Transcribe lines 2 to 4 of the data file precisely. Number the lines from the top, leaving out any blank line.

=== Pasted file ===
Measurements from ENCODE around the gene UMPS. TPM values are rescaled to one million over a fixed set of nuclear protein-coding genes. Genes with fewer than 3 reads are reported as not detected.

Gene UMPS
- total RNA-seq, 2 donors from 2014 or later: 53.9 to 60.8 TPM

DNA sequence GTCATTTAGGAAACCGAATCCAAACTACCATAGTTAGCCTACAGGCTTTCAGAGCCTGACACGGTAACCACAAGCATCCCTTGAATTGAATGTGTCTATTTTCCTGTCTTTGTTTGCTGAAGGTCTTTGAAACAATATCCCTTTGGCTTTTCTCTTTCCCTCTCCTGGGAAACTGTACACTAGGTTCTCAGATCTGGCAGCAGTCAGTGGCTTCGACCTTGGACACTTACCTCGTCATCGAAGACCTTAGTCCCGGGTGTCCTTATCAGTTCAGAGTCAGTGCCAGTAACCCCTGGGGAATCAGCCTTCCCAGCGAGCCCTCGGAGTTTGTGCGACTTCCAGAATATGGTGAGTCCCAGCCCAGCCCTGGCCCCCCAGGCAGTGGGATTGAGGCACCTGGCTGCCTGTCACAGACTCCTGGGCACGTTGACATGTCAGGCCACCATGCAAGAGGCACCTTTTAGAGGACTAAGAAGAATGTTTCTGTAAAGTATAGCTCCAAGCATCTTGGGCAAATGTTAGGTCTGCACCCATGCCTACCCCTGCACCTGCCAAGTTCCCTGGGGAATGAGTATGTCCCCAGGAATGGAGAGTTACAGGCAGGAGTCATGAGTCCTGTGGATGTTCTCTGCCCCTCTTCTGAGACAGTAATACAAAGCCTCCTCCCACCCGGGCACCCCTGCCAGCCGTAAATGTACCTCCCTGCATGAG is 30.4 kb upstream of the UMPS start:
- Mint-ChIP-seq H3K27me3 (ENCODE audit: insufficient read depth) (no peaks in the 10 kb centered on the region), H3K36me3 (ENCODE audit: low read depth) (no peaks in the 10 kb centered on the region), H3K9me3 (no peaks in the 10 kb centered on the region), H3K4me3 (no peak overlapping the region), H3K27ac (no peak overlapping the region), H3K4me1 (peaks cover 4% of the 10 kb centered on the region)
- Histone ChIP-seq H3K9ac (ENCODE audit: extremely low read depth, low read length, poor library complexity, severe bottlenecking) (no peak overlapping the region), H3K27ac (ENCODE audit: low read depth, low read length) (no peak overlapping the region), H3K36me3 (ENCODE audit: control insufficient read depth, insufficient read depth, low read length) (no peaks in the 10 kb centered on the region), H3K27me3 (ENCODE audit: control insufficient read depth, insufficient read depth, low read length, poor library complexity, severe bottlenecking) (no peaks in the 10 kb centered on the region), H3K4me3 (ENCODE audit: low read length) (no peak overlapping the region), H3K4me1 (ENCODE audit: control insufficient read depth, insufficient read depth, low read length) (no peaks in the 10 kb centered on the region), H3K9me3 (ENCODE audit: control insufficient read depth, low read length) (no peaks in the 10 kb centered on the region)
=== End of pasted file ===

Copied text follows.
Gene UMPS
- total RNA-seq, 2 donors from 2014 or later: 53.9 to 60.8 TPM

DNA sequence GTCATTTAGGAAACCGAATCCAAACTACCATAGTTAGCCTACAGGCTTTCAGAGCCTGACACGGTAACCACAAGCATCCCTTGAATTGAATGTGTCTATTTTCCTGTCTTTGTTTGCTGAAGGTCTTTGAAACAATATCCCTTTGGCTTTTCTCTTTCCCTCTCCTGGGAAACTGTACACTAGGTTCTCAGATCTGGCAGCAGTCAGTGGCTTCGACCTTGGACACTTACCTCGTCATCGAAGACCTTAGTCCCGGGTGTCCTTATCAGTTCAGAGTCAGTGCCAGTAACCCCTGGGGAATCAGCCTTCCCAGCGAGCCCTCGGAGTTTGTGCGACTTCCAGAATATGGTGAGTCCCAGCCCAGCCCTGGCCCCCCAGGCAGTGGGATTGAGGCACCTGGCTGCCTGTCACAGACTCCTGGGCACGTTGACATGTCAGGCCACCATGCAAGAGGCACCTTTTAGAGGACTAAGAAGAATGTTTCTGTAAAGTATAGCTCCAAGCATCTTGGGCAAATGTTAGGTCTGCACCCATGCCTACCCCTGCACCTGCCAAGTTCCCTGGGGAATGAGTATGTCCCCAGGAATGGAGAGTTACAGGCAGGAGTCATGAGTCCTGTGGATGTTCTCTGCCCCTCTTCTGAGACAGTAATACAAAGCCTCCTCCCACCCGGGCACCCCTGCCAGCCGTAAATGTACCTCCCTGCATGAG is 30.4 kb upstream of the UMPS start: